- 1 M4 captive nut to go in the square hole between the pillar tops – to hold on add-ons
- 2 tool clips for pen
- 2 grey plastic leafs with hole (see above)
- 2 black foam blocks (see above)
- 2 drive bosses
- 2 nylon wheels
- 2 rubber ‘O’ ring tyres
- 2 brass curved shim washers (between wheel and push-on speed-nut to take up play)
- 2 big clear plastic washers to go between the wheels and the pelvis
- 2 push-on speed-nuts to retain the wheels
- 1 axle
- 1 nylon pen cam
- 2 nylon slide pillars that hold the halo
- 1 halo cable support
- toe parts – M4 csk screw, nut, spacer, washer, nylon toe base, nylon toe dome
- PCB mounts – 2 off M4 screw, nut, spacer, nylon washer
Here are some pictures of the mechanical assembly at various stages:
Sinclair QL Software (Transfer and Use)
Time to turn my attention to software. The main development for this robot was done by David for the Sinclair QL and he’s been kind enough to post the original software to his website. Unfortunately while these files are complete they are as ASCII text, BASIC programs/data and need to be transferred to the QL for storage on and running from microdrive or hard disk. Fortunately I was successful in this transfer.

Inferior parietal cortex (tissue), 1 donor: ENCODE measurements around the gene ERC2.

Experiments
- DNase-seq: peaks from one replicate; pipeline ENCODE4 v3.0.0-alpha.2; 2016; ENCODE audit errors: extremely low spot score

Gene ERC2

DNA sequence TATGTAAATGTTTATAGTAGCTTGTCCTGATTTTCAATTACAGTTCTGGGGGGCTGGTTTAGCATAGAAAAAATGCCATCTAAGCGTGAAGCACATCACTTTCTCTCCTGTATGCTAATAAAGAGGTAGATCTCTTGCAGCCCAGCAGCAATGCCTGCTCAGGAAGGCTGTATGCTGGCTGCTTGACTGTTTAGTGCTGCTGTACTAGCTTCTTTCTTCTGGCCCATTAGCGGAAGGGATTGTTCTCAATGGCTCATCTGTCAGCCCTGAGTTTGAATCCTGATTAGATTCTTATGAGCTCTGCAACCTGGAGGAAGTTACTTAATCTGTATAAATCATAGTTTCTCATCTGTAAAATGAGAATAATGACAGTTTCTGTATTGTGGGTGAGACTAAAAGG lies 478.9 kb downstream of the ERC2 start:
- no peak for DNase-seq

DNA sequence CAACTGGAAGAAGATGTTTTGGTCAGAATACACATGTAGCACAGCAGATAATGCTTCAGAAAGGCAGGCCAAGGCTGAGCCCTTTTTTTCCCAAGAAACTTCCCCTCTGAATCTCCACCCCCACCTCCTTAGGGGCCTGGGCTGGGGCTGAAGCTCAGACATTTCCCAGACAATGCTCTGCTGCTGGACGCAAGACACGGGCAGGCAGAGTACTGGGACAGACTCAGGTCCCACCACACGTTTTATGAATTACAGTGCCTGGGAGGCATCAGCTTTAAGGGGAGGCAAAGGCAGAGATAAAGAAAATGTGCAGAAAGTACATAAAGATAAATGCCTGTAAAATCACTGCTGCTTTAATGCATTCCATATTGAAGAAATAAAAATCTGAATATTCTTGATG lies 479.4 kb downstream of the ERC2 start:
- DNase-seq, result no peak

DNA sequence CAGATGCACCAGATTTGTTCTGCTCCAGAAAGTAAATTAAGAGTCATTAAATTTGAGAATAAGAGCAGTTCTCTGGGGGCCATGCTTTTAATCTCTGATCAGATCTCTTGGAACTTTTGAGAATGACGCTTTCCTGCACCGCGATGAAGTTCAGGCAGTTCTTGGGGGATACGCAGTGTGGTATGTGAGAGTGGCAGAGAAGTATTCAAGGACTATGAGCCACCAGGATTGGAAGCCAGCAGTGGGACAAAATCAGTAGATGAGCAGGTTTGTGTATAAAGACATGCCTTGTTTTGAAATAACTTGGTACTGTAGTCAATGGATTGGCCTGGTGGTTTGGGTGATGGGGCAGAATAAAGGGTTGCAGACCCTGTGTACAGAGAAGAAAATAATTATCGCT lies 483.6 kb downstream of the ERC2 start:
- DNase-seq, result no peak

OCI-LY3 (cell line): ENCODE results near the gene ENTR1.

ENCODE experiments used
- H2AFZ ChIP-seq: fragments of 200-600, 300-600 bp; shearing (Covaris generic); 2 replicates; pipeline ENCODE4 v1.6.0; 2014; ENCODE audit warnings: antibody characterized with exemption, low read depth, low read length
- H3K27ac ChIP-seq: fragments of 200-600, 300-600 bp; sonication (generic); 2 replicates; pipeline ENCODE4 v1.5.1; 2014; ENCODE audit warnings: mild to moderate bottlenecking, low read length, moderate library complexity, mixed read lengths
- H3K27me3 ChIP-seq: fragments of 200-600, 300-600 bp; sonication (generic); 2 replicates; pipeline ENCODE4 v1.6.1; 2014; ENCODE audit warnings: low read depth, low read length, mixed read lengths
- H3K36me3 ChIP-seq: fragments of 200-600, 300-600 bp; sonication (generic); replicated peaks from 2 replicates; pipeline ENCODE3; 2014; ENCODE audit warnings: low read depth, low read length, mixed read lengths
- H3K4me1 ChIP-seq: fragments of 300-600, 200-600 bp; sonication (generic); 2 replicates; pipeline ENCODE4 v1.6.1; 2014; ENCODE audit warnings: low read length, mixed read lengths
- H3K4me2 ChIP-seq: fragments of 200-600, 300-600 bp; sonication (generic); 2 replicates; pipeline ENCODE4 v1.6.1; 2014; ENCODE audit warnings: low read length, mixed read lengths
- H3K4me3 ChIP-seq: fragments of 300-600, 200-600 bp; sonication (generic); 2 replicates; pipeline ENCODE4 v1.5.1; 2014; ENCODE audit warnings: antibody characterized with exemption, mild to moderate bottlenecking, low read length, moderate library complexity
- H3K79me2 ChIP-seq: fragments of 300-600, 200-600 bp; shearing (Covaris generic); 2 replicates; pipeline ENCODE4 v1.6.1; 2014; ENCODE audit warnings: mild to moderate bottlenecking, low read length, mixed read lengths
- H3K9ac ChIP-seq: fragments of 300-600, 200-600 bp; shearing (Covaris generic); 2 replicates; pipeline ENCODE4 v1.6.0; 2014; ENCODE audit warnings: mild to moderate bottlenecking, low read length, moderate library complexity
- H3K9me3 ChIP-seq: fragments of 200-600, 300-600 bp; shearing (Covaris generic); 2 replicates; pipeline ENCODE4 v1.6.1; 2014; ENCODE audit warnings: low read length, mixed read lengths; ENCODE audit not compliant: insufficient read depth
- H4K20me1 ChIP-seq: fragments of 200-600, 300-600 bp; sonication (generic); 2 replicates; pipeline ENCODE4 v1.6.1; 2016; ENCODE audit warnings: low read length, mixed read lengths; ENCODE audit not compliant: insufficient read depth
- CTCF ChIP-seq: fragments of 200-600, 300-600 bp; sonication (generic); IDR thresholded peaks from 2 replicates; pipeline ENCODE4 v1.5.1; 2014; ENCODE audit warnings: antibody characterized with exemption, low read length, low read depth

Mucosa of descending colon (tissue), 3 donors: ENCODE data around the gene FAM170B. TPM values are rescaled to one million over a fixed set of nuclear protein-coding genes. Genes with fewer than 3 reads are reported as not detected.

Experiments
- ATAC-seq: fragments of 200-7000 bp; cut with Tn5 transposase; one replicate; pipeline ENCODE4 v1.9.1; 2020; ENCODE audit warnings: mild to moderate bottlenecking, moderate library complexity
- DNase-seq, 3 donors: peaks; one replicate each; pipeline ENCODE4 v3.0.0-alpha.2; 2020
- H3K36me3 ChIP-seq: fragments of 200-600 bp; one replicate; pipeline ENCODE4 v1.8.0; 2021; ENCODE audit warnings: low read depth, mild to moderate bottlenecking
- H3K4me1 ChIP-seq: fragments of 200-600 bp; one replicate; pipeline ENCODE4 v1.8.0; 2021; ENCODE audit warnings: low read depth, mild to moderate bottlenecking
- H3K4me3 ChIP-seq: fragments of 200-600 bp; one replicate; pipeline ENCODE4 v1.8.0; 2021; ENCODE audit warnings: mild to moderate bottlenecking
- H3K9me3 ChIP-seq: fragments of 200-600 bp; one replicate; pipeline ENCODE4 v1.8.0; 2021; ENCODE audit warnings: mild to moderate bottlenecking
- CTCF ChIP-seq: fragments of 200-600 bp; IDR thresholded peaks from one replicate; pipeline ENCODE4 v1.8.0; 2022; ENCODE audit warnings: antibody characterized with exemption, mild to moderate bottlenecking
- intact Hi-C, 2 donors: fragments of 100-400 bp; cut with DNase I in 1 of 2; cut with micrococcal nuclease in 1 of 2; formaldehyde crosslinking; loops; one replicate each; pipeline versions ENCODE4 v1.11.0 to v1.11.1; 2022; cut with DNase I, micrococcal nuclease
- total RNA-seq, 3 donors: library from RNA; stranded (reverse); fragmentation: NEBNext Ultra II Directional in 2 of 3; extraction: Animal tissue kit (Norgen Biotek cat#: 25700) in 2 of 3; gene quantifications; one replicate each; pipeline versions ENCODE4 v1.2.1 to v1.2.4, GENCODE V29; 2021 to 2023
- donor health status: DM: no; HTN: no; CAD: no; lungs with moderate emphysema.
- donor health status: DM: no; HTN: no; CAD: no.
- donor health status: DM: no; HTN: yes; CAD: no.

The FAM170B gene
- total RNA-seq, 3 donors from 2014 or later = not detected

The first step is to connect your QL to a PC using a serial cable (adding a DE9-F to the unterminated end), null modem adapter and an RS232 interface (in my case an FTDI USB adapter). Once connected I fired up the QL and TeraTerm on my PC. Settings for TeraTerm should be COM4 (or whatever port the adapter appears on), 9600 baud, 8 data bits, no parity, 2 stop bits*, RTS/CTS flow control (assuming they are connected at the cable and null-modem adapter) and finally 1ms/char TX and RX delay. I often find I have to add a short delay when doing transfers to old equipment to avoid corruption, despite flow control being active (it remains a mystery). With these settings (and local echo on so you can see what’s happening) you can then use File–Send File to send the text file down to the QL (but don’t press ok just yet). Following some Youtube advice I selected Binary file type (despite these being text only).
*take care on this. With one stop bit set, things will generally work with an occasional error in the transferred data (see below)
With this done and ready to go you can then head over to the QL and type:
copy ser1hr to win1_zero2_bas